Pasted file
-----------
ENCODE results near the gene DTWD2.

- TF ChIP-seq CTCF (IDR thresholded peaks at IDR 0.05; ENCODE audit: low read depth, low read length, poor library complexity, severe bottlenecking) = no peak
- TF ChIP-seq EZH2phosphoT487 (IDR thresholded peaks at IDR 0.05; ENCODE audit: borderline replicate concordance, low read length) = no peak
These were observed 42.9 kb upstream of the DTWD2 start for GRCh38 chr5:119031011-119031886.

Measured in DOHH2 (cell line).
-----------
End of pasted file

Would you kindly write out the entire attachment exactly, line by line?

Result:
ENCODE results near the gene DTWD2.

- TF ChIP-seq CTCF (IDR thresholded peaks at IDR 0.05; ENCODE audit: low read depth, low read length, poor library complexity, severe bottlenecking) = no peak
- TF ChIP-seq EZH2phosphoT487 (IDR thresholded peaks at IDR 0.05; ENCODE audit: borderline replicate concordance, low read length) = no peak
These were observed 42.9 kb upstream of the DTWD2 start for GRCh38 chr5:119031011-119031886.

Measured in DOHH2 (cell line).